himself with a vial of arsenic, showing
that he meditated something serious.
TIRED OF LIFE.
Five Residents of Michigan Kill Them
selves In One Day.
Detroit, Mich., April 25. A suicide
wave has struck Michigan, five deaths
by suicide having been reported
on Tuesday, the cause in each
case being given as despondency.
At Saginaw, Sherman Tenney, aged
CO years, handed himself in his
room at the Scanlan house; at Mus
kegon Cornelius Danengar, aged 55
years, a thrifty Hollander, cut his
throat with a razor; at Morenci, Ly
man Aldrich, aged 75 years, a well-to-do
farmer, took a fatal dose of mor
phine and chloroform, and at Battle
Creek Frank Stevens, a young unmar
ried man, killed himself with a dose of
poison. Mrs. Edward Ilof acker, a bride
of a day, committed suicide at Kala
mazoo with poison obtained before
TO USE FORCE.
Armed Strikers Marching to Tolnca. 111,.
Determined to Stop All Work.
Chicago, April 27. Three thousand
armed miners from the Spring Valley
district are marching on Toluca, with
the purpose of preventing the miners
there, who have ignored the order to
strike, from working. Sheriff Lense
sent two telegrams to Acting Gov. Gill
for troops, one in the afternoon and
one at midnight Gov. Gill declined to
order out the militia, but has gone to
Toluca to personally inspect the situa
tion. Off tor the Pole.
Aalesusd, Norway, April 20. The
American north pole expedition under
the command of Walter Wellman sailed
Tuesday for the island of Spitzberfren
on the steamer Ragnvold Jarl, which
has beeji chartered for the purpose of
the expedition. Experts here pro
nounce tbe steamer to be the best ice
boat in Norwav.
Two Killed by Oaaollne.
St. Louis, April 26. A five-gallon
can of gasoline exploded Tuesday after
noon in the house of Casimir Nigg, a
farmer living on the old military road
south of Carondelet, completely de
stroying the building. Two children
were killed, two adults fatally injured
and one seriously burned.
GRANT THE IIEK0.
His Praises Are Sounded by Many
Observances of the 72d Anniversary of
the Famous Soldier's Birth at
lena. 111., and In v Number
of Other Cities.
keeping his memory green.
Galena, I1L, April 30. This town
resounded with the echo of that artil
lery which was music to the ears of
Ulysses S. Grant and in memory and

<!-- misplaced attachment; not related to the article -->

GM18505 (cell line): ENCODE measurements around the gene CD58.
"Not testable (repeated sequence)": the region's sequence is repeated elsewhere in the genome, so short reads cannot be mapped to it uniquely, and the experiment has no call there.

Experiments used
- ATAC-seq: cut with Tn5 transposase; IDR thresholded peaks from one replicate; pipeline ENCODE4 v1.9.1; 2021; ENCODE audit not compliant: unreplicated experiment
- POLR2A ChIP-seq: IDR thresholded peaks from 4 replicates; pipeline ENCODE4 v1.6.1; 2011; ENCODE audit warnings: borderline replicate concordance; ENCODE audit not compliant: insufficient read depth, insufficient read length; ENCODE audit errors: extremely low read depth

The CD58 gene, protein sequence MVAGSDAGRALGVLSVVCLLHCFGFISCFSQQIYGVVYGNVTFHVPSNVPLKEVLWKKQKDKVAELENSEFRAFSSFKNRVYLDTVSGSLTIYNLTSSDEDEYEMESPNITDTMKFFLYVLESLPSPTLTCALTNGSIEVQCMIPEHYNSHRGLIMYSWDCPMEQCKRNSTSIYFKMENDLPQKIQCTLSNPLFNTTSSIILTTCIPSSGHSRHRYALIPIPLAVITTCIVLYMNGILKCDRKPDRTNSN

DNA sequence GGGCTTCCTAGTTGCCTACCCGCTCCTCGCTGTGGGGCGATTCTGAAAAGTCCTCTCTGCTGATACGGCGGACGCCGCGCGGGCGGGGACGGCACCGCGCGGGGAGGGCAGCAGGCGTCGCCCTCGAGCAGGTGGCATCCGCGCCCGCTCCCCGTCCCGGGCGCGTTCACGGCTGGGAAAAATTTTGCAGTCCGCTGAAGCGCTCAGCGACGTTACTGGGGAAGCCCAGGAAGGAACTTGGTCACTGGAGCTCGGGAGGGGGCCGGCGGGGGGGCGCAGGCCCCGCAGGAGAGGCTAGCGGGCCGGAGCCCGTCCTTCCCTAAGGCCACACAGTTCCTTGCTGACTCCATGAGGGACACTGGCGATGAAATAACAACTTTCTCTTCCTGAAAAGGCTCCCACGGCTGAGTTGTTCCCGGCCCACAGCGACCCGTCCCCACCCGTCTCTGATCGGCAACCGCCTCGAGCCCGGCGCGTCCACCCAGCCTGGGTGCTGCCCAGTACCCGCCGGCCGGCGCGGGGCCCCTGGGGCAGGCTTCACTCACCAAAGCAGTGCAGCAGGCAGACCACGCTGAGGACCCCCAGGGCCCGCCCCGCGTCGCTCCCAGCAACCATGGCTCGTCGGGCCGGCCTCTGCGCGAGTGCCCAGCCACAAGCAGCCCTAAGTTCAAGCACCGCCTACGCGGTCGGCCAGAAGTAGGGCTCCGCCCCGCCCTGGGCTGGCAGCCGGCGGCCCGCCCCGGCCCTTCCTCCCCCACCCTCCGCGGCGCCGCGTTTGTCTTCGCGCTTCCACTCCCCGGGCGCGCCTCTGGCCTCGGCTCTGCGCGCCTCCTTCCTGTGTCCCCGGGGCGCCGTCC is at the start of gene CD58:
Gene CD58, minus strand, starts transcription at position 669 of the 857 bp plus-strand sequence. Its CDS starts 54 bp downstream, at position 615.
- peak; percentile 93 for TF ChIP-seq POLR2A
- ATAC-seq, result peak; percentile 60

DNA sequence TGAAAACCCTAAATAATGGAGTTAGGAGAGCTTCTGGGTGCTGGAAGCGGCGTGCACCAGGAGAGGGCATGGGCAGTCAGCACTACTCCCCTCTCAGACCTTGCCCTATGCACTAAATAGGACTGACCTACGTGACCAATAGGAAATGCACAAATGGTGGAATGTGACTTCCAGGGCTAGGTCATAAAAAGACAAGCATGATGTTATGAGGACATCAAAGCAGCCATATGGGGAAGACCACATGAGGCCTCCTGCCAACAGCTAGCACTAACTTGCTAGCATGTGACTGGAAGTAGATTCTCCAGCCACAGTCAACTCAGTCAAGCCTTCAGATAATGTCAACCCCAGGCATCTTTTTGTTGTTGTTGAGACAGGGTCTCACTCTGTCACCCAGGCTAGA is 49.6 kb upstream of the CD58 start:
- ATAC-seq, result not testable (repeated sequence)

imagination the people fought again
the battles of their hero It was the
anniversary of his birthday, and the
people did honor to his name.
Fine oratory thundered the praises of
the soldier from the pulpit, brass bands
crashed music in his honor, the stars
and stripes waved in the sky, children's
voices united to sing his glory.
The exercises began early in the
afternoon. A parade was formed and
the column moved to Turner hall,
headed by the Galena Juvenile band
costumed in bright zouave uniforms.
The line was formed by Company M,
Galena, L N. G., the local and visiting
posts of the Grand Army of the Repub
lic, odd fellows and other social or
ganizations. The march was brought
up by carriages containing the com
mittees and prominent guests.
Turner hall, although a large room,
was by far too small to accommodate
the crowds that pressed into it and
the overflow was compelled to be con
tent with such a celebration as it
could make for itself in the parks
and in the streets. Rev. E. C
Arnold, of the First Methodist church,
opened the proceedrngs with prayer.
After a short selection by the band, 'Maj.
He'-ham introduced Hon. Luther Lull in
Mills, the well-known lawyer of Chi
cago, who was the orator of the day.
Mr. Mills delivered a most eloquent
and polished address on the character
of Gen. Grant and his services to his
countrj', and the great audience at the
close fairly thundered forth its appro
bation of his sentiments. The Imperial
quartette, of Chicago, sang the nation
al anthem, the audience joining in the
chorus. The chaplain then pronounced
While these exercises were going on
in Turner hall another equally interest
ing programme was being carried out
in Grant park. Several hundred school
children of the city marched out to the
park and, gathered about the foot of
the Grant monument there, rendered a
pretty programme of choral songs and
recitations. A profusion of flowers
were left at the base of the monument.
An informal reception in the evening